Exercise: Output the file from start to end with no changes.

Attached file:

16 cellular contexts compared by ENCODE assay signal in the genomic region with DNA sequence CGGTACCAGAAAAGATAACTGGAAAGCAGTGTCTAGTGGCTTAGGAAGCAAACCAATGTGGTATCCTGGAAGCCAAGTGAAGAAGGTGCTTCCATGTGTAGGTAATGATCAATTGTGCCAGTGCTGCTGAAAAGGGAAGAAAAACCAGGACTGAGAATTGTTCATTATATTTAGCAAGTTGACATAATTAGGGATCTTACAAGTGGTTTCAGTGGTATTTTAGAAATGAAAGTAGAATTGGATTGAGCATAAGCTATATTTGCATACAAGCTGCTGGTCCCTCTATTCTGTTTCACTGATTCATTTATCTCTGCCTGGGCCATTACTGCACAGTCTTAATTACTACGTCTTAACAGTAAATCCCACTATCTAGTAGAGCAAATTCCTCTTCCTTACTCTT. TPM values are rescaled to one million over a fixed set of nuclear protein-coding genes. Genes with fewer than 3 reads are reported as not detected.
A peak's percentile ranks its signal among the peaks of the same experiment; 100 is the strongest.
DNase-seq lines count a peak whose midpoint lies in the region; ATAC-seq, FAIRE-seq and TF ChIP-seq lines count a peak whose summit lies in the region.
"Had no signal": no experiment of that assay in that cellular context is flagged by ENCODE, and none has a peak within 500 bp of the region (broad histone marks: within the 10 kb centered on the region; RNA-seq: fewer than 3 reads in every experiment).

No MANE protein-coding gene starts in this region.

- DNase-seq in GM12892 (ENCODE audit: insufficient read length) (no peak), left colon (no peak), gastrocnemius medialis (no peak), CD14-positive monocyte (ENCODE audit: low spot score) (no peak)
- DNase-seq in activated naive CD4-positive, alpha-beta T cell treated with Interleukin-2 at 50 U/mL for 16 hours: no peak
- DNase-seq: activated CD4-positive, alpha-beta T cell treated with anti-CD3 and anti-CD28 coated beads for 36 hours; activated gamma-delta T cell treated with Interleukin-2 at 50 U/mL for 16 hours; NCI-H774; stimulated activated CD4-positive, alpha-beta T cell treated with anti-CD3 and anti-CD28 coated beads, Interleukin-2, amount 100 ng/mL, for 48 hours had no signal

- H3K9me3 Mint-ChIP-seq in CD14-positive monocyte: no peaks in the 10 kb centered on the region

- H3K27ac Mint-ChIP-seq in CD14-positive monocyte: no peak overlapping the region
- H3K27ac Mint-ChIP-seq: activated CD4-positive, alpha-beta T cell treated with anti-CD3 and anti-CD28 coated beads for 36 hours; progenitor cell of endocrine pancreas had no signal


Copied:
16 cellular contexts compared by ENCODE assay signal in the genomic region with DNA sequence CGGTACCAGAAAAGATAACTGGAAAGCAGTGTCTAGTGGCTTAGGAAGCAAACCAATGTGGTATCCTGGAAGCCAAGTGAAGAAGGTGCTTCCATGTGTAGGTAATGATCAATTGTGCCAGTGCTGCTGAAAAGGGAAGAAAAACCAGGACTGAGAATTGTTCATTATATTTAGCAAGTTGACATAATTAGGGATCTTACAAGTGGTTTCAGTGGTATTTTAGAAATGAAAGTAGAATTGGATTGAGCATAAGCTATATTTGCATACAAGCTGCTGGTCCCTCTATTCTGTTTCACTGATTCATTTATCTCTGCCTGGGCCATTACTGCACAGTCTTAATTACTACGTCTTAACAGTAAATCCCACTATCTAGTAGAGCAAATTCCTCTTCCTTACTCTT. TPM values are rescaled to one million over a fixed set of nuclear protein-coding genes. Genes with fewer than 3 reads are reported as not detected.
A peak's percentile ranks its signal among the peaks of the same experiment; 100 is the strongest.
DNase-seq lines count a peak whose midpoint lies in the region; ATAC-seq, FAIRE-seq and TF ChIP-seq lines count a peak whose summit lies in the region.
"Had no signal": no experiment of that assay in that cellular context is flagged by ENCODE, and none has a peak within 500 bp of the region (broad histone marks: within the 10 kb centered on the region; RNA-seq: fewer than 3 reads in every experiment).

No MANE protein-coding gene starts in this region.

- DNase-seq in GM12892 (ENCODE audit: insufficient read length) (no peak), left colon (no peak), gastrocnemius medialis (no peak), CD14-positive monocyte (ENCODE audit: low spot score) (no peak)
- DNase-seq in activated naive CD4-positive, alpha-beta T cell treated with Interleukin-2 at 50 U/mL for 16 hours: no peak
- DNase-seq: activated CD4-positive, alpha-beta T cell treated with anti-CD3 and anti-CD28 coated beads for 36 hours; activated gamma-delta T cell treated with Interleukin-2 at 50 U/mL for 16 hours; NCI-H774; stimulated activated CD4-positive, alpha-beta T cell treated with anti-CD3 and anti-CD28 coated beads, Interleukin-2, amount 100 ng/mL, for 48 hours had no signal

- H3K9me3 Mint-ChIP-seq in CD14-positive monocyte: no peaks in the 10 kb centered on the region

- H3K27ac Mint-ChIP-seq in CD14-positive monocyte: no peak overlapping the region
- H3K27ac Mint-ChIP-seq: activated CD4-positive, alpha-beta T cell treated with anti-CD3 and anti-CD28 coated beads for 36 hours; progenitor cell of endocrine pancreas had no signal